Charles Poncet is a Swiss lawyer based in Geneva, Switzerland, and specialises in international arbitration; commercial and contractual litigation; white-collar matters; and media law. In his arbitration practice, he is highly reputed as an international arbitrator, known for his thorough preparation and study of arbitration files when he sits as arbitrator, and for his precise, pertinent questions during hearings. He has been involved as arbitrator and/or counsel in more than 100 international arbitrations in investor-state and commercial disputes over 30 years.
What has been your greatest achievement to date?
I guess I was lucky to stay alive through these challenging times.
What is the future of investment arbitration given the hostile position of the European Commission?
The political pressure against investment arbitration has been considerable but it is unclear what will happen in the post-coronavirus world. Discredited as it is as an institution, the EU Commission bureaucracy is unlikely to stop spinning. They will seek to outlaw investment arbitration altogether and probably succeed in part. I would expect major investors needing state involvement one way or the other to start devising ad hoc arbitration clauses in lieu of the ones contained in the BITs, but this will take some time. Gary Bond is probably right to say, “The winter is coming.”
What is the greatest strength of the arbitration community at the moment?
The incomparable skill level it brings to dispute resolution strikes me as quite obvious if you make a comparison with the average lawyer’s abilities. So is the absence of corruption. In comparison with the state courts in many countries, the arbitration system is squeaky clean and that is most remarkable.
How suited are private claims for public wrongs? Will we see victims of human rights abuses and other crimes seek compensation through arbitration?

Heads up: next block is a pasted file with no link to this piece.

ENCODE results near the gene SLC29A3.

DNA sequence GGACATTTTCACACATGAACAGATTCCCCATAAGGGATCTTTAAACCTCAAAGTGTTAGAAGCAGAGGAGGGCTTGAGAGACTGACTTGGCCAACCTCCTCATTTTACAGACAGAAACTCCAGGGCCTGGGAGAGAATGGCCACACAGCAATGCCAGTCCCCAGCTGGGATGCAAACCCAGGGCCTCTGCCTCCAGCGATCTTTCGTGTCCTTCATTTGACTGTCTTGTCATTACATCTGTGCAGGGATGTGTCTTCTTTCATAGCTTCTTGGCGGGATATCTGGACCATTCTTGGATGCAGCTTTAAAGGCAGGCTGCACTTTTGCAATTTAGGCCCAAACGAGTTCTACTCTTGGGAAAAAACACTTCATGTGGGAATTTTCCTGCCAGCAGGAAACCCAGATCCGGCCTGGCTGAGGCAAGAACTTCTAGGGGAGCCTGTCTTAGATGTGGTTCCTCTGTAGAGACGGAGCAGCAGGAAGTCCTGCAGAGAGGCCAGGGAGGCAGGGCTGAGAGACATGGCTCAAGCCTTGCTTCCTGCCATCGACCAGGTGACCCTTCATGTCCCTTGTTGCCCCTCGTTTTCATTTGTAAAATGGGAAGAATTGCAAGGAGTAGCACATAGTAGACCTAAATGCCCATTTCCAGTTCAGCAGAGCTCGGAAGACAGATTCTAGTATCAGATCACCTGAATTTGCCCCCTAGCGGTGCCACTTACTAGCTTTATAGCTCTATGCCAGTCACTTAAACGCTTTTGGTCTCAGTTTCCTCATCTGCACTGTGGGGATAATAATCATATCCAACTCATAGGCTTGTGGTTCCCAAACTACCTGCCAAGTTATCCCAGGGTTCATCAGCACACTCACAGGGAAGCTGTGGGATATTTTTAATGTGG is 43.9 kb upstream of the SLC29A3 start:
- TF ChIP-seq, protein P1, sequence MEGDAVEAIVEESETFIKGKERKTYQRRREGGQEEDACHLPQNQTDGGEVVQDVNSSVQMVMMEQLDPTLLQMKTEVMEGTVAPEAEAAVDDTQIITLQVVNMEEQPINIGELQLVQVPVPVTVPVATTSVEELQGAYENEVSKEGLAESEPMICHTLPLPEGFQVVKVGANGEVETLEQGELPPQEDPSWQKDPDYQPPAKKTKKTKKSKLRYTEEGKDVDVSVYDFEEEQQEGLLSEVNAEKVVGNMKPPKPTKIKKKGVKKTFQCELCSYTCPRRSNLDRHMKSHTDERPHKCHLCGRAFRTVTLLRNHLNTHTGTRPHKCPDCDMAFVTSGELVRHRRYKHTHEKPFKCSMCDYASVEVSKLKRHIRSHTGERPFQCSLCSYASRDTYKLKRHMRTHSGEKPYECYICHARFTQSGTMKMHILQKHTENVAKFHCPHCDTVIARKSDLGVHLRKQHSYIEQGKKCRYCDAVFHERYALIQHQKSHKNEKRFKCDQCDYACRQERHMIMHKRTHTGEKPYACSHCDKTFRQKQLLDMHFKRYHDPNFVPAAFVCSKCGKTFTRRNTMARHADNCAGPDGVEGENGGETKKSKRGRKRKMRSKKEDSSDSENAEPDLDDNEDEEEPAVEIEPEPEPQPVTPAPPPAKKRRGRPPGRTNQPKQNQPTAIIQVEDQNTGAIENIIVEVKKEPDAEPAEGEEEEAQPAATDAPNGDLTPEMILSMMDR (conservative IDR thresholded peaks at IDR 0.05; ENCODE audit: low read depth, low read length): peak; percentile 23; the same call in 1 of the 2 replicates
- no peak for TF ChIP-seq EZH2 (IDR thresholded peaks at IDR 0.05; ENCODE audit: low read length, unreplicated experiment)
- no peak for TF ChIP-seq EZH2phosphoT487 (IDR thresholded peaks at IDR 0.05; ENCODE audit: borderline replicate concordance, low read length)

I hope not and it would be counterproductive. The answer is to have better international adjudication systems for human right violations or crimes against humanity, or major environmental disasters. Trying to “farm out” these issues to arbitration strikes me as a dangerous illusion.
Why did you decide to set up your own firm?
To avoid conflicts of interests. Nowadays a conflict check to know if I can accept a nomination as arbitrator takes me about five minutes, instead of a couple of days !
What are the real or perceived inefficiencies that can plague an arbitration, and how can stakeholders in the process tackle these issues?
Costs are an obvious concern but with age, scepticism blends in: my first arbitration programme (at the ICC, I believe) was about “containing costs”. It was in 1981 or 1982. Costs are a fact of life I am afraid, but sometimes reading the statement of costs at the end of a case and thinking of the arbitral tribunal’s fees, I am reminded of Professor Michael Reisman’s wise admonition that “virtue has its own rewards”.
It’s often assumed that common lawyers have an advantage over civil lawyers in any dispute that entails document production. Do you agree with this?
I do not. Common law-trained lawyers are better at cross-examination and we should not try to imitate them, because it takes a long time and lots of practice to develop that particular skill. With an experienced panel, having two styles and two approaches is not a problem in my experience.
What does delivering fairness mean in international arbitration today?
Reading every piece of paper in the file and understanding it; listening to witnesses and arguments; and striving to reach the right decision with no other consideration than getting it right, if possible.
Charles Poncet is a Swiss lawyer based in Geneva (Switzerland) and specialises in international arbitration, commercial and contractual litigation, white-collar matters and media law.
In his arbitration practice, he is highly reputed as an international arbitrator, known for his thorough preparation and study of arbitration files when he sits as arbitrator and for his precise and pertinent questions during hearings.
He has been involved as arbitrator and/or counsel in more than 100 international arbitrations in investor-state and commercial disputes over 30 years.
Charles Poncet is a member of the Geneva Bar. He has a PhD in law from the University of Geneva and is a Master of Comparative Law (Georgetown Law School, 1973).
He is fluent in French, English, Italian and German. His Spanish is in progress.
He was a member of the Swiss Parliament from 1989 to 1995
Having retired from CMS von Erlach Poncet at the end of 2016, he now practises as Poncet SARL. A list of his publications can be found at www.poncet.law.
He has also created the site www.swissarbitrationdecisions.com, containing his translations of, and short comments on, all decisions of the Swiss Supreme Court (Federal Tribunal) concerning international arbitration since 2008. Since 2017 the website has been operated in collaboration with Dr Despina Mavromati and a team of lawyers.